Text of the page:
it is obvious you aren’t doing it. This level of clarity for your vision will help you

achieve the same.


The culture of your organization reflects on the experience your customers

have. For example, we were working with an airline that wanted to improve

their experience. We discovered in getting to know their culture that internally,

they referred to passengers as “self-loading freight.” In essence, this alone

tells you everything you need to know about this airline. As we worked with the

airline to develop a Customer Experience Statement, which defines the

experience they wanted to deliver, the airline wanted to improve punctuality.

However, we explained that being late was a company culture for them; they

had been late to every meeting we ever had with them. While starting meetings

on time has nothing to do with how quickly planes are loaded and unloaded,

being late to meetings can send a powerful cultural signal within an

organization that being late is acceptable.


The ability to articulate what you want people to do and what you don’t want

people to do is essential here. You want to make these actions definite and

measurable, too, so it’s obvious when somebody is doing it—or not doing it.

Another cultural signal I always like to check is where Customer Experience

falls on the meeting agenda. If it is at the end, then that tells me a lot. What

you put at the end of the list is rarely the number one priority. If you always do

customer metrics last, it sends a subtle message to everyone in attendance

that it is not that essential to the organization or not as critical as all the other

items on the list.


Rule #4: Remember that “you don’t make an omelet without breaking eggs.”


The reality of culture changes is that they are tough, and some people will not

want to go on the journey. You will encounter resistance to your plan, and it

won’t always be forthright. Ultimately, you might have to sack individuals that

aren’t on board with your planned cultural change.


The last corporate organization I worked at was implementing a change

program involving six sectors. One sector was not on board. The guy running

even placed a bet that the change program wouldn’t work. It should come as

no surprise that when it was time to go live, their sector wasn’t ready because

that senior person convinced everybody that it wouldn’t work.


If you consider the teachings from Sun Tzu’s The Art of War, you have to

choose your battles. You can’t win every battle, so you need to select the

crucial ones. From a business perspective, that can mean breaking a few eggs

to make your Customer Experience omelet. In other words, you might have to

fire someone who isn’t on board, particularly if that person is a high-profile,

senior person. If you remove them, that sends a signal that you’re serious

about your program for change. I wouldn’t fire people just as a matter of

course, but if they’re undermining what you’re doing, you do have to get rid of

them. Which leads me to…


Rule #5: Lead from the top.


Good leadership provides an excellent employee experience and the employee

experience you provide is essential. In fact, my book, Happy Employees Make

Happy Customers explains in great detail how this works. Regarding culture,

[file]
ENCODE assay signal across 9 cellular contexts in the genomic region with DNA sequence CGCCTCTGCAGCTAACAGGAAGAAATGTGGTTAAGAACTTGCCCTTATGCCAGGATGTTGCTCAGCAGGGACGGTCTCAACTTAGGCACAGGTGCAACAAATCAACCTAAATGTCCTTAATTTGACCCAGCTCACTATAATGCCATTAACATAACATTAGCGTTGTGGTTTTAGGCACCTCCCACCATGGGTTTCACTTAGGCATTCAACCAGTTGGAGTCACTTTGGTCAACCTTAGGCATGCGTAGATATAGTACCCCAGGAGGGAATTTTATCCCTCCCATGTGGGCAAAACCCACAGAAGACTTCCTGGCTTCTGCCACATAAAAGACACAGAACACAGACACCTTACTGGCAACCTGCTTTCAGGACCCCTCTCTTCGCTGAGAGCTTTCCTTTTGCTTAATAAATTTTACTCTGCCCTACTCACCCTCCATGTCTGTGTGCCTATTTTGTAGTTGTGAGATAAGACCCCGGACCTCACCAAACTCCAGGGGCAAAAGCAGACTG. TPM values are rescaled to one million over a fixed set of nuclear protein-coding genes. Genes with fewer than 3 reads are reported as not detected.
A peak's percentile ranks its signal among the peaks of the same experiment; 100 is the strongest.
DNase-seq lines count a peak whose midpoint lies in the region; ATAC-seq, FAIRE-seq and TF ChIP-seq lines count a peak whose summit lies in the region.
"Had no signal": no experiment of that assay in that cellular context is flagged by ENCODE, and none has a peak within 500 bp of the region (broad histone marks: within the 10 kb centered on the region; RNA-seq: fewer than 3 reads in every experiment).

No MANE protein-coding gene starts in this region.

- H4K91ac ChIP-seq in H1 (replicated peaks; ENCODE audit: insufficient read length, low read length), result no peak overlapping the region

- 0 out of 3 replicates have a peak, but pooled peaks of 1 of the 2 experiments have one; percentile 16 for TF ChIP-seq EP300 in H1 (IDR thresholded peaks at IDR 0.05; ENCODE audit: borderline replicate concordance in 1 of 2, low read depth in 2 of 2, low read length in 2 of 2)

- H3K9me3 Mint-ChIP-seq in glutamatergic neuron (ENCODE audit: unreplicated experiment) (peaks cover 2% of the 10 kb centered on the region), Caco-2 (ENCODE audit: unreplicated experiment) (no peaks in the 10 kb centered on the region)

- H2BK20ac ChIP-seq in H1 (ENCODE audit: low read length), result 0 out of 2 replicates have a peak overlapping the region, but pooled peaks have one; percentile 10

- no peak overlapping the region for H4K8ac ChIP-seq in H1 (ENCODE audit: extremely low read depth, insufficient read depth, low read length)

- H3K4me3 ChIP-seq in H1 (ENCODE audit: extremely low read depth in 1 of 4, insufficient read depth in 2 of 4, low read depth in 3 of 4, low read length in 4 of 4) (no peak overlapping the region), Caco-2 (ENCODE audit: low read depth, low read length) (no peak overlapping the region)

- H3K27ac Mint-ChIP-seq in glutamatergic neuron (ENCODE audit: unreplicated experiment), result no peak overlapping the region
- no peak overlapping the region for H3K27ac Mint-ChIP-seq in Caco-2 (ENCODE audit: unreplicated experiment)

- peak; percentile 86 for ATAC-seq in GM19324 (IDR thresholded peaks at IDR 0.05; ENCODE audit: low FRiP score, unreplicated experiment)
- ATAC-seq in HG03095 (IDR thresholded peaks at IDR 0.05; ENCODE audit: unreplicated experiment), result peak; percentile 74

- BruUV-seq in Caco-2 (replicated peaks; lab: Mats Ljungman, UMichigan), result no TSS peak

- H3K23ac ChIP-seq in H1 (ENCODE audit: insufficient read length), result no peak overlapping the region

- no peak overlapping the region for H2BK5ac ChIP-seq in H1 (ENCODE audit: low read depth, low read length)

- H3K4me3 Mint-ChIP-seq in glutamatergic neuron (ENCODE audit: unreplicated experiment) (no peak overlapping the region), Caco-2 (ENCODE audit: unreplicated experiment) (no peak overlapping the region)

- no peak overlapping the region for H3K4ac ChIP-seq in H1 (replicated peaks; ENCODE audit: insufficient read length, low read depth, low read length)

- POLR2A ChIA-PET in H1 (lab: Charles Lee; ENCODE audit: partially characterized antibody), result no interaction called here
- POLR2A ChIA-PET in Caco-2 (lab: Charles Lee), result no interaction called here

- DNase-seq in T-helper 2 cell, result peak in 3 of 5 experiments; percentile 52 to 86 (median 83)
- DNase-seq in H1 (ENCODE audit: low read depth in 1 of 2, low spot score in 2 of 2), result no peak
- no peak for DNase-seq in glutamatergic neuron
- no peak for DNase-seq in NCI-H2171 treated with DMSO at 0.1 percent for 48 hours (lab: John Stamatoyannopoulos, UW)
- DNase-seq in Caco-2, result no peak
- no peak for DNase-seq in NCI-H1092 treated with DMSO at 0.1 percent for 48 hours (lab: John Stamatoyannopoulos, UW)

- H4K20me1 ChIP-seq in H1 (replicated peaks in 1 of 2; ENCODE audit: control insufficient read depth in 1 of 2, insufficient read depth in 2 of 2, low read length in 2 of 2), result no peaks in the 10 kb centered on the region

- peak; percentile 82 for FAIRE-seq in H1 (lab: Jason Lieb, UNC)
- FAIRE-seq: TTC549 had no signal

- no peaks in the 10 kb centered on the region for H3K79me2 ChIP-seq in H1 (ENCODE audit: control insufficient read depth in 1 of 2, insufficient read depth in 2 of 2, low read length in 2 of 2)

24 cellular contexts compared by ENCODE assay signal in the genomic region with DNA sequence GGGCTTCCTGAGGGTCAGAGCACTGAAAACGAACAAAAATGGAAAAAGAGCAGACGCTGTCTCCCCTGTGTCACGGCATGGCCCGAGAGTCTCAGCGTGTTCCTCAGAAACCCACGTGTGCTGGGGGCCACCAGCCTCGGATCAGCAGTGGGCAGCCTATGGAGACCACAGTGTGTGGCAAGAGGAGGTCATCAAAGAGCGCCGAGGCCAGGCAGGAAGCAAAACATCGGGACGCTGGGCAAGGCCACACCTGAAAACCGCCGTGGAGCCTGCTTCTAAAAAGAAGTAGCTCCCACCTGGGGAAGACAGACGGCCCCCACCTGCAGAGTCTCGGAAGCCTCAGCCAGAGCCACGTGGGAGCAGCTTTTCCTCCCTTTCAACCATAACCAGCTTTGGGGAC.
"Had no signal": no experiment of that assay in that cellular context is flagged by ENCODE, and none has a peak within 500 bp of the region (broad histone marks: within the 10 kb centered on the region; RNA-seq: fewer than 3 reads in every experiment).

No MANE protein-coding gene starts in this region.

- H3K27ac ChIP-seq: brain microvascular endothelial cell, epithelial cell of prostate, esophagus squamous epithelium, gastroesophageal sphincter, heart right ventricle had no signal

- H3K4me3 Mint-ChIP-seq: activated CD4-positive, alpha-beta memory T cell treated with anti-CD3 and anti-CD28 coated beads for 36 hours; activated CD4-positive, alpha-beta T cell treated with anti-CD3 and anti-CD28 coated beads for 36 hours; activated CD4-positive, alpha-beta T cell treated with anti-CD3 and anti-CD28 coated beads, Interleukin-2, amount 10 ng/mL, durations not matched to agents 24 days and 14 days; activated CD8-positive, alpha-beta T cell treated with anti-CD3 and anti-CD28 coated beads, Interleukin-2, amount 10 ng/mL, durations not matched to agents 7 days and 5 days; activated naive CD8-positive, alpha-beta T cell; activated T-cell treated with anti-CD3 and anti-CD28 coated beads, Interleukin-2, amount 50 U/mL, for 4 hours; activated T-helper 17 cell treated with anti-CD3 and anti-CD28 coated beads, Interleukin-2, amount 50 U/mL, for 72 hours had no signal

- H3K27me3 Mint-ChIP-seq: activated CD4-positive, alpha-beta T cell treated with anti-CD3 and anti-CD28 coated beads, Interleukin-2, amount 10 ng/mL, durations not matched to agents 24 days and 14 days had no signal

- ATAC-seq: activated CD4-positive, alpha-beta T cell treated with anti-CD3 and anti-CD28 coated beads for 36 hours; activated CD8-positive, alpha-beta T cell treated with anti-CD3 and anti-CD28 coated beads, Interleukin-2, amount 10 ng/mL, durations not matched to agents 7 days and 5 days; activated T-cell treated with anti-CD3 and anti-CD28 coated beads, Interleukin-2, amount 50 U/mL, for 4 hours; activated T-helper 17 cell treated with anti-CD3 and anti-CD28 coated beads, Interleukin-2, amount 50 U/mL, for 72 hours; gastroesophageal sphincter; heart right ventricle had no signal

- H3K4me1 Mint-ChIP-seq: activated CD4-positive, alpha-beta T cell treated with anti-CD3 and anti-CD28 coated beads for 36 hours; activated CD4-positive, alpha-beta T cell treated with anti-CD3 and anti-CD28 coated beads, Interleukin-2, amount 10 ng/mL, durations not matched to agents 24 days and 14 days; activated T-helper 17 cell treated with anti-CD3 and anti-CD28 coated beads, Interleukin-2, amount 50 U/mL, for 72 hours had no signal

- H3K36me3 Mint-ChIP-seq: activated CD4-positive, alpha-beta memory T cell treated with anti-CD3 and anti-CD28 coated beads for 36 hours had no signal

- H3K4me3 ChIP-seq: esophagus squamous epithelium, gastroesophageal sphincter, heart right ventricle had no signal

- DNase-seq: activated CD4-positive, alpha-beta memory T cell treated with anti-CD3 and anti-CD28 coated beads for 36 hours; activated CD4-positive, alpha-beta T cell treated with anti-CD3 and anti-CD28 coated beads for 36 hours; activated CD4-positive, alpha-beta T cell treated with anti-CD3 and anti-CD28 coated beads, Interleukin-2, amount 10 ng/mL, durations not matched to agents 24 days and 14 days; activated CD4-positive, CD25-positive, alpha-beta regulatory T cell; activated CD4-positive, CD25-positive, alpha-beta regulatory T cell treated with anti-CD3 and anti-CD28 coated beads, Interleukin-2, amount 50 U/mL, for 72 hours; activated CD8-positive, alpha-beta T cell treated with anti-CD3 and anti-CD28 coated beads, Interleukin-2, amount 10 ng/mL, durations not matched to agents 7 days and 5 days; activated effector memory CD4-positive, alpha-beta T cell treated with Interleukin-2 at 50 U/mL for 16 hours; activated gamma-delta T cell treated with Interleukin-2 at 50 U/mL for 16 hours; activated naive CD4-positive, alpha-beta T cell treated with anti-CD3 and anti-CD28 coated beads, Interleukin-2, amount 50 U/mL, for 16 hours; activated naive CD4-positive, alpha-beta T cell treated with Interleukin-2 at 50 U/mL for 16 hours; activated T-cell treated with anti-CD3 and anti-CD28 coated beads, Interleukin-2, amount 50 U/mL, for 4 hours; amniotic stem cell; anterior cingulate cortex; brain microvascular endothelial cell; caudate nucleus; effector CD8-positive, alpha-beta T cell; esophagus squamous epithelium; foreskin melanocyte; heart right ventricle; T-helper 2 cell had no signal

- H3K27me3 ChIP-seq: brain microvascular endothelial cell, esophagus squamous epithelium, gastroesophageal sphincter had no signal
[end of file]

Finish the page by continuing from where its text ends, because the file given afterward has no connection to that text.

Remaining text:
one of the points I make in the book is that people often stay in jobs because

of great managers, and leave because of poor ones.


Your words and actions have to be the same. If you want to make that cultural

change, you have to live it and demonstrate to people that you live it, even

when (and particularly when) it’s causing you some pain. Principles are great,

but they mean nothing unless you sacrifice something for them. Make sure that

you’re doing what you’re asking your teams to do.


A vital part of that is to look at your schedule. If you say the organization

needs to be more customer-centric and spend more time with customers, look

at your schedule and see where you’re doing that. Otherwise, your words ring

hollow to those who follow you. It goes back to the importance of these subtle

signals. If you say one thing and do another, it undermines that culture change.

The first call center I managed many years ago had 550 people in Bristol,

England. The call center was in one building, but their manager before me h8d

his office in another building entirely. The effect was that the team never saw

their manager in person at all. There were offices at the call center building; he

just wasn’t in them.


When I took over, I wanted to make the point about being accessible. I would

sit out on the floor with everybody else. From a cultural perspective, I was

saying I was equal to everybody else. Moreover, I stayed as long as the call

center was open. I wanted to make myself available to the team and these

tactics were my way of sending that signal to people. In a way, the most

essential signal we can send is how we use our own time.


These five rules can help you in your efforts to effect change at your

organization. By creating urgency with a burning platform, you prioritize the

need for change. Then, working with the long-term in mind, you can present a

clear vision for the culture you envision for your organization and work out

what you should (and shouldn’t) do in that new environment. Recognize there

could be some battles, and maybe some people you need to move on because

they’re not going to be part of the new culture. Perhaps most importantly, you

must match your words and actions because the little things matter and will

resound around the organization.


Colin Shaw Influencer

Renowned Global Influencer | Customer Experience & Growth | Selected by FT

as a Leading Consultancy | Training & Coach